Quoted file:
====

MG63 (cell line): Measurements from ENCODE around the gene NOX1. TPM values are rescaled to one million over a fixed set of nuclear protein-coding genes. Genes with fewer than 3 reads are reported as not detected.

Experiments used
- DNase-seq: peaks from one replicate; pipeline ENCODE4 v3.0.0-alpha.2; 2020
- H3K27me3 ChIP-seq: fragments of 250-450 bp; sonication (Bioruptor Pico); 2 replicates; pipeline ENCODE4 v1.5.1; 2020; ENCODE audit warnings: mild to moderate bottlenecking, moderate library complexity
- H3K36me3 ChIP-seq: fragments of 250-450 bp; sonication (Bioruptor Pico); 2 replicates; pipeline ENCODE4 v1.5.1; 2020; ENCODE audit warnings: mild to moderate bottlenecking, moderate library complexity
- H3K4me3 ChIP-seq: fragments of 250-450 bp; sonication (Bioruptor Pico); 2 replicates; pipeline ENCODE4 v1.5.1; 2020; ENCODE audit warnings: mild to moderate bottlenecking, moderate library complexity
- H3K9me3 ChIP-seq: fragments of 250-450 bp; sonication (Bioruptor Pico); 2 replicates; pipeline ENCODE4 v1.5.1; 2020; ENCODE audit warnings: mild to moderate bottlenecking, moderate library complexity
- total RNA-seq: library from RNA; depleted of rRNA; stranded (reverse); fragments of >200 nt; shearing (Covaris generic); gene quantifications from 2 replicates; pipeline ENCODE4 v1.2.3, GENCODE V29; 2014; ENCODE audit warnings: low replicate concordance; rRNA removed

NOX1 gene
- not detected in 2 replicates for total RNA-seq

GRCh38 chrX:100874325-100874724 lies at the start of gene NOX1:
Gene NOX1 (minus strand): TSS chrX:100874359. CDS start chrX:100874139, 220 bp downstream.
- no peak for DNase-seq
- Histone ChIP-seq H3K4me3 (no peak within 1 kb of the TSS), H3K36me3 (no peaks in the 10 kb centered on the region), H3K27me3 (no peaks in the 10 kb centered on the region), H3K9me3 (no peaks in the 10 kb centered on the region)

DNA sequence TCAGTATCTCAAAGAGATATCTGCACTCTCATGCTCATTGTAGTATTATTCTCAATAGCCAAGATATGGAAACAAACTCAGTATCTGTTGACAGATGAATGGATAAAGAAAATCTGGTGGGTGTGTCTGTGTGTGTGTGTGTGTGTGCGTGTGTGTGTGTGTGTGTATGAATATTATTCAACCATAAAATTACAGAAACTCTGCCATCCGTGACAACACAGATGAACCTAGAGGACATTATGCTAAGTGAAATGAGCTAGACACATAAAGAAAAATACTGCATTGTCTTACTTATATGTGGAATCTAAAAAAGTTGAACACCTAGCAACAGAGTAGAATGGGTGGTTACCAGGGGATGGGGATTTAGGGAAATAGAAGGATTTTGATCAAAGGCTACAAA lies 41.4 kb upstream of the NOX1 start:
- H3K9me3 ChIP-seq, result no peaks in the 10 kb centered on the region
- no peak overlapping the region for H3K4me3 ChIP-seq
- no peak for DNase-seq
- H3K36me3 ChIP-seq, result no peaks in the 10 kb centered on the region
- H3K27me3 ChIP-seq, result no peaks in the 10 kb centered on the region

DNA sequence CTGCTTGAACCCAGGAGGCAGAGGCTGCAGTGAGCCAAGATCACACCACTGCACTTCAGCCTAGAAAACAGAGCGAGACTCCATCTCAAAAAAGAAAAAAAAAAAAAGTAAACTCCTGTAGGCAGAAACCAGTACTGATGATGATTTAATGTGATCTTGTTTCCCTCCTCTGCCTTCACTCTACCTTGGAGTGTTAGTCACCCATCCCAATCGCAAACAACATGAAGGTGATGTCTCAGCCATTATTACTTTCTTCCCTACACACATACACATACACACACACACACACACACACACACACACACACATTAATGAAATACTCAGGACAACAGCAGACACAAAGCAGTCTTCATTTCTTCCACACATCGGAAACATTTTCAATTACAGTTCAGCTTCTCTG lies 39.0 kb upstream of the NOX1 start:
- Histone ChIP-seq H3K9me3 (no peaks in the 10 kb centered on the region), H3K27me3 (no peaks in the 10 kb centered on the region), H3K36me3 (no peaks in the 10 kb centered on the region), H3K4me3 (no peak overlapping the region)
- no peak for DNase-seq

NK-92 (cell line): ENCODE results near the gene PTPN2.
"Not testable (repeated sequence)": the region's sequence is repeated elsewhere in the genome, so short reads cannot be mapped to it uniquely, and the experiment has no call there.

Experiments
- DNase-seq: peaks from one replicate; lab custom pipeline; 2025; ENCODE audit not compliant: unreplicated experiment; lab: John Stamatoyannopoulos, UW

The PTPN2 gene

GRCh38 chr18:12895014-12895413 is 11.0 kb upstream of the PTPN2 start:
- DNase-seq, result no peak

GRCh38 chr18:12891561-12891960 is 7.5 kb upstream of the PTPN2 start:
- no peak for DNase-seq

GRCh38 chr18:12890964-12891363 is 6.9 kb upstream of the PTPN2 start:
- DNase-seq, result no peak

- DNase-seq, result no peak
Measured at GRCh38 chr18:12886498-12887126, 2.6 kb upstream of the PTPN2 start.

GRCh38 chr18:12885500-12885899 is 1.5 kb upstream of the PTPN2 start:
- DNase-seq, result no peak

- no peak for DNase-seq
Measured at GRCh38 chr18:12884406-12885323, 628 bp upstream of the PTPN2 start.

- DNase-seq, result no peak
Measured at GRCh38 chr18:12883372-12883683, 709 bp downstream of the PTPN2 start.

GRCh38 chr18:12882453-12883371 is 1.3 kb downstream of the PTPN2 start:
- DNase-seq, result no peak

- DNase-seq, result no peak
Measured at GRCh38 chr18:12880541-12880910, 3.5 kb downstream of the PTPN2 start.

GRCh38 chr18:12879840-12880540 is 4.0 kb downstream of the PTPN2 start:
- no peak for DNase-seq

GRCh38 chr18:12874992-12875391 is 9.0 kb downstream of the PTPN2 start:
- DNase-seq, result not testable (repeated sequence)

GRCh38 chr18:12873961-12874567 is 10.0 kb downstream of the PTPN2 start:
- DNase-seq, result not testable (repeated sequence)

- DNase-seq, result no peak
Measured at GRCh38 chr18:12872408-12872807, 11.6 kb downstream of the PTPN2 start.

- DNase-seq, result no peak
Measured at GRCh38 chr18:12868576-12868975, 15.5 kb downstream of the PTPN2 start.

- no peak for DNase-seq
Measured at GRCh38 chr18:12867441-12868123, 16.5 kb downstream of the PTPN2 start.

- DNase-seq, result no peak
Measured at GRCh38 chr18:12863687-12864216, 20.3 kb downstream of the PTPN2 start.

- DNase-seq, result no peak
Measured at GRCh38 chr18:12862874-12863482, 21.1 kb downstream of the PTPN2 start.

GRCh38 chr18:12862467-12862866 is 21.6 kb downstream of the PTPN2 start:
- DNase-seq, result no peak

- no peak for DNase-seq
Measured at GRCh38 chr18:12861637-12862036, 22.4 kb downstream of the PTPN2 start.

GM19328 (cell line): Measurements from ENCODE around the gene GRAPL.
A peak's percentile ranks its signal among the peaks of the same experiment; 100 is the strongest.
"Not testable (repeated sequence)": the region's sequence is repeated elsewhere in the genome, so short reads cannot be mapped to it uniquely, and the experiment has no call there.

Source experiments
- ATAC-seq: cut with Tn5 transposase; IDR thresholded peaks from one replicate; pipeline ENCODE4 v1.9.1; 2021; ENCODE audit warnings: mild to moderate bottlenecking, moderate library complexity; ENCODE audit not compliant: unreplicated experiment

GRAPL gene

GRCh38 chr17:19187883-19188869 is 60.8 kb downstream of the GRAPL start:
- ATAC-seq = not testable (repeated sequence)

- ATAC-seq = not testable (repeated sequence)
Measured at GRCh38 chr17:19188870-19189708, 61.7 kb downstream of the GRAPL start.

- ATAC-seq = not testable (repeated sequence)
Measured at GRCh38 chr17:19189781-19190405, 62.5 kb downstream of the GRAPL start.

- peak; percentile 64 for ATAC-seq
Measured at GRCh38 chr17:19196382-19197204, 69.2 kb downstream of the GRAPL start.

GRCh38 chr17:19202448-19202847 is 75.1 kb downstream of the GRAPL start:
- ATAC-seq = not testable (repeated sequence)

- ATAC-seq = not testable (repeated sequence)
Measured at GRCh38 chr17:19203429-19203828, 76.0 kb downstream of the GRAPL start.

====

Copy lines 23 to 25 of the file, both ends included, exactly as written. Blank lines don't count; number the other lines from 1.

- no peak for DNase-seq

NK-92 (cell line): ENCODE results near the gene PTPN2.
"Not testable (repeated sequence)": the region's sequence is repeated elsewhere in the genome, so short reads cannot be mapped to it uniquely, and the experiment has no call there.